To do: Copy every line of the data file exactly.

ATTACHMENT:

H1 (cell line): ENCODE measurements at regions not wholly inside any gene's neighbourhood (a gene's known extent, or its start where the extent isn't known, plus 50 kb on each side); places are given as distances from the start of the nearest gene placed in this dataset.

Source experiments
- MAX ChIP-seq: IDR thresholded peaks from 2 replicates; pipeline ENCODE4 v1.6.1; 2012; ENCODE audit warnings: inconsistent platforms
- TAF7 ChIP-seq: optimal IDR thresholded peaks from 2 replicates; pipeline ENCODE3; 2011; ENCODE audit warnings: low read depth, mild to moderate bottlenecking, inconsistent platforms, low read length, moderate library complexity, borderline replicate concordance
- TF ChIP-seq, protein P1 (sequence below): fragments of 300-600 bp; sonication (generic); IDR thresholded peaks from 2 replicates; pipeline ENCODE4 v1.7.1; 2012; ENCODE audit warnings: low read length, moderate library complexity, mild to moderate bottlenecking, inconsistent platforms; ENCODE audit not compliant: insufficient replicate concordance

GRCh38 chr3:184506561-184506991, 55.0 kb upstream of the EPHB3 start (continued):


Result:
H1 (cell line): ENCODE measurements at regions not wholly inside any gene's neighbourhood (a gene's known extent, or its start where the extent isn't known, plus 50 kb on each side); places are given as distances from the start of the nearest gene placed in this dataset.

Source experiments
- MAX ChIP-seq: IDR thresholded peaks from 2 replicates; pipeline ENCODE4 v1.6.1; 2012; ENCODE audit warnings: inconsistent platforms
- TAF7 ChIP-seq: optimal IDR thresholded peaks from 2 replicates; pipeline ENCODE3; 2011; ENCODE audit warnings: low read depth, mild to moderate bottlenecking, inconsistent platforms, low read length, moderate library complexity, borderline replicate concordance
- TF ChIP-seq, protein P1 (sequence below): fragments of 300-600 bp; sonication (generic); IDR thresholded peaks from 2 replicates; pipeline ENCODE4 v1.7.1; 2012; ENCODE audit warnings: low read length, moderate library complexity, mild to moderate bottlenecking, inconsistent platforms; ENCODE audit not compliant: insufficient replicate concordance

GRCh38 chr3:184506561-184506991, 55.0 kb upstream of the EPHB3 start (continued):